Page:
A great deal has been written during this golfing season on the abilities of many young golfers such as Adam Scott, Bubba Watson, and Rory McIlroy on the PGA tour and the international golf circuit.  By winning The Open Championship at Liverpool this past month (and maintaining his number one rank since then), Rory McIlroy has positioned himself to become one of a few select golfers to win Four Major Championships in professional golf.

This caused my thoughts to turn to a golfer who accomplished more than anyone else has accomplished in golf at so young an age…Robert Tyre Jones Jr….better known as Bobby Jones.

Bobby Jones was the only golfer in history to win the Grand Slam of golf which, in 1930, consisted of The U.S. Open, The British Open, the U.S. Amateur, and the British Amateur in the same season.  He accomplished this at age 28.  He was revered by The Royal and Ancient Golf Club of St. Andrews because he won so many British Open titles.  And St. Andrews is, by all accounts, considered to be the birthplace and origin of golf.

The movie Bobby Jones: Stroke of Genius was released a few years ago as a tribute to Bobby Jones’s life and his work in establishing Augusta National Golf Club, home of The Masters Golf Tournament, a Major on the PGA Tour.  The movie does a great job detailing his life in golfing, his love for and devotion to his wife Mary (which caused him to give up tournament golf), his chaotic relationship with professional golfer Walter Hagen, his friendship with Atlanta Journal sports writer O. B. Keeler, and his desire to remain an amateur in the face of intense pressure to become a professional golfer.

What does all of this have to do with project management, you ask?  Well, bear with me.  There are two points to be made here…both extremely relevant to you as a project manager.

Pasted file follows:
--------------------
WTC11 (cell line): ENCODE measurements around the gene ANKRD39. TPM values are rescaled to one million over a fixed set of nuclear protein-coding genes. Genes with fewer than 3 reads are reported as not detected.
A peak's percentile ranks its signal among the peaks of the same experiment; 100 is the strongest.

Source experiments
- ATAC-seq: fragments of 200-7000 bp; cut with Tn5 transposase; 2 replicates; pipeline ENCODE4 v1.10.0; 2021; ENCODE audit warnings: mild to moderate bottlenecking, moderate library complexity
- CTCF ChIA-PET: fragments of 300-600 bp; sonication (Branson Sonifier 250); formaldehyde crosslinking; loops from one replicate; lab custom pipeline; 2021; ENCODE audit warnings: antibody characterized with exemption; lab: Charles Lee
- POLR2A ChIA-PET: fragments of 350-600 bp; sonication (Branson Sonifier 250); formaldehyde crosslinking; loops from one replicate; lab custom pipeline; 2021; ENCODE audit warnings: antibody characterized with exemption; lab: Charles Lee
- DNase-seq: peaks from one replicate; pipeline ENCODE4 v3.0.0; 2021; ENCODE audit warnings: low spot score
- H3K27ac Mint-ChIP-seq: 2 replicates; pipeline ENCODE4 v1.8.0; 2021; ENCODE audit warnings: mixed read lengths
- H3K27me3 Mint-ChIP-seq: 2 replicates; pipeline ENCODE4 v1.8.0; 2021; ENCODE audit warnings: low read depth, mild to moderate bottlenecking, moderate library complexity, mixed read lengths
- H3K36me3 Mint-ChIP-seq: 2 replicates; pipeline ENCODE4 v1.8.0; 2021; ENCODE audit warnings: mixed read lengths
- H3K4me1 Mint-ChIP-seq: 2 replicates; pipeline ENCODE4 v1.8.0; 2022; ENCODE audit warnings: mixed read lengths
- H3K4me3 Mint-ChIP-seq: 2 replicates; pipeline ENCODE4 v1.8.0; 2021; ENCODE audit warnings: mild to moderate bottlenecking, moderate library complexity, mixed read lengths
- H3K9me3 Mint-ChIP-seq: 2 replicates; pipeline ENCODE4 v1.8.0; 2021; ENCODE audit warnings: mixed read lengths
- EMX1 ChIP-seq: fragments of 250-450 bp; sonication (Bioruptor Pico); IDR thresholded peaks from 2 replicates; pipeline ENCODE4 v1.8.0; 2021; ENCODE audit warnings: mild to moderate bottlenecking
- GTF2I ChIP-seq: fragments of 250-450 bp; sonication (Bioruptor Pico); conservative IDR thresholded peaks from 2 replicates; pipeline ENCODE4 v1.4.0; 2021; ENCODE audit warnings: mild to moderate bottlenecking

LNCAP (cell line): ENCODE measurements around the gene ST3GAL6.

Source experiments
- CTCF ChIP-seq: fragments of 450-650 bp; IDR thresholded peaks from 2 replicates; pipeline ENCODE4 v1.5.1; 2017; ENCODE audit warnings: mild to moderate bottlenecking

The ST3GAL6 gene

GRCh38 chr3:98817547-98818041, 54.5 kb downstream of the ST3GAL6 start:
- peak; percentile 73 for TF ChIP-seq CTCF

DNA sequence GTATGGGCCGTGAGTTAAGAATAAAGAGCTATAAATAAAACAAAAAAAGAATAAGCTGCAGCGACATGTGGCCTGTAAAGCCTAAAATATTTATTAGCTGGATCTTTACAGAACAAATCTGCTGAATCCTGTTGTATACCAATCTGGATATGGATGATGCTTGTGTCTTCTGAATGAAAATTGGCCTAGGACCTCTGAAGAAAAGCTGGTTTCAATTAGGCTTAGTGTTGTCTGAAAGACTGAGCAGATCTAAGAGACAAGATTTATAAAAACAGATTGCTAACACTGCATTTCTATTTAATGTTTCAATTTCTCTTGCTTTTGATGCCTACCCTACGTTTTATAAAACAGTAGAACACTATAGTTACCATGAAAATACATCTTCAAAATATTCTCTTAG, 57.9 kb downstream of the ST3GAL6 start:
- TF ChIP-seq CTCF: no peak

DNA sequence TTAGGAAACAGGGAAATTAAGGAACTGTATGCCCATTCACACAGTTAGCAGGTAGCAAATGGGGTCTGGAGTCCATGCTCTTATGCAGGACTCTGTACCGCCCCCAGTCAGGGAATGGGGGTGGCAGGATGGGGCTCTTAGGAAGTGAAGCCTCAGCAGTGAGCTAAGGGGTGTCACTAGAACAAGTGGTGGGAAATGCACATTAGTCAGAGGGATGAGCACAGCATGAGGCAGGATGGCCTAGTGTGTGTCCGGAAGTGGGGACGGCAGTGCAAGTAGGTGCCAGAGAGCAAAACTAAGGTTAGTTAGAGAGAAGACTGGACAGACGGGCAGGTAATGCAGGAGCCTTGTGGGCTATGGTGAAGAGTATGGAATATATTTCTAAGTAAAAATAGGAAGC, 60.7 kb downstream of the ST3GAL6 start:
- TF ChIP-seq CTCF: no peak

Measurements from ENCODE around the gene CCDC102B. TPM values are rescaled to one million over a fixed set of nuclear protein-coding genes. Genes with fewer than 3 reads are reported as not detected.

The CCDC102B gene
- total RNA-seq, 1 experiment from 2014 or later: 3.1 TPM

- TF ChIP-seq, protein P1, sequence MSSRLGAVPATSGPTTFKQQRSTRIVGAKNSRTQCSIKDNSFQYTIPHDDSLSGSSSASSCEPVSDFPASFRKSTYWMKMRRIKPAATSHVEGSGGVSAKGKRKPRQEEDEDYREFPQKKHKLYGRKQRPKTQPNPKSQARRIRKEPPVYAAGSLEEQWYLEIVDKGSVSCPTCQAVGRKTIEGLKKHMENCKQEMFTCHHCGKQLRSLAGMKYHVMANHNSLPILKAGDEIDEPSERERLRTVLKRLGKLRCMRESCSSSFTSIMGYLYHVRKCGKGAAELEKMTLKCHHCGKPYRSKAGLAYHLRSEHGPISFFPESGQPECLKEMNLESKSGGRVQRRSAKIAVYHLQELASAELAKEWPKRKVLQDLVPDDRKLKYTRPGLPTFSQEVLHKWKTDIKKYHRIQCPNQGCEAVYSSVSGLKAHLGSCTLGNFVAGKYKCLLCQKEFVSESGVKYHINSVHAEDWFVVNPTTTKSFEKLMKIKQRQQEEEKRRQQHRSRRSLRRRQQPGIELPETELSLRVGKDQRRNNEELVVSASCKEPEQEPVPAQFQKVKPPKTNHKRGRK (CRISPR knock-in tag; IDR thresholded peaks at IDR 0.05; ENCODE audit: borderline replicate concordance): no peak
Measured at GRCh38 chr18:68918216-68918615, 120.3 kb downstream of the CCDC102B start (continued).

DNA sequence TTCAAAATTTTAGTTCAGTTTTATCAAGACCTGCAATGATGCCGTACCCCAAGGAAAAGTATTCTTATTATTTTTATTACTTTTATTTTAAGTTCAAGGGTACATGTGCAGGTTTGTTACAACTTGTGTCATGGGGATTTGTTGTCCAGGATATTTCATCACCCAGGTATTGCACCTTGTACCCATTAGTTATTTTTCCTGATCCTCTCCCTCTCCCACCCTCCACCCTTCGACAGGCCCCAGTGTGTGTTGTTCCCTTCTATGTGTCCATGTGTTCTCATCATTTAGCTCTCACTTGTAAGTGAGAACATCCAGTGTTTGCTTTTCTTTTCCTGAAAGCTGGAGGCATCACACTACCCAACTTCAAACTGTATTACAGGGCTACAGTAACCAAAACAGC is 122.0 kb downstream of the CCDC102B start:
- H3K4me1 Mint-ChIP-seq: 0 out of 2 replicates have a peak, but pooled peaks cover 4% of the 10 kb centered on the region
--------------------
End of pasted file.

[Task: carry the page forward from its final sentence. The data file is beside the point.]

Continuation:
In an early scene in the movie when Bobby Jones is being “thrashed” by the deep bunkers and the high winds of the old course at St. Andrews, Bobby Jones turns to his caddy and says “I hate this course.  Who designed this course?”

“A glacier 15,000 years ago,” remarked his caddy.  “The winds are so strong today even the crows are walking.”

In a scene late in the movie, after Jones has tamed the St. Andrews course many time, he tees off for yet another tournament at the old course and says “I love this course.”  What was different?  Same deep bunkers, same windy conditions.

Learning.  Learning how to deal with the elements and the layout of the course and the context of your game is essential to mastering a discipline, whether it is project management or golf. 

When I worked for ConocoPhillips, there was a well-told story that never got old.  In ConocoPhillips’s attempts to drill for and produce oil in the North Sea, the weather condition were often so bad, with extremely heavy wind and rain, that many experienced engineers often said that condition were too bad to work.

Undaunted by the challenge, Phillips Petroleum CEO C. J. (“Pete”) Silas was quoted as saying “We can’t stop now.  We have to learn to work in the rain.”

Similarly, in another scene from the movie, Jones and Keeler are waiting in a train station for a train back to Atlanta after Jones had been narrowly defeated in a major golf tournament.  Although dejected by this loss, Jones realizes that even the loss is valuable, remarking to Keeler that “I just realized that I never really learned anything from those tournaments I won.

Sometimes we are so busy focusing on what went wrong, we don’t see the opportunity in what went right.  This applies to golf as well as to project management.

So, what does this all mean to you as a project manager?  It means that, from this day forward, you have an opportunity to learn and get better at your chosen discipline.  You might be the Bobby Jones of your discipline or you might aspire to be like Bobby Jones.

Every new “golf course” and every past experience is an OPPORTUNITY to grow and learn and share and prosper.

Good golfing!!!!!

 

 

 

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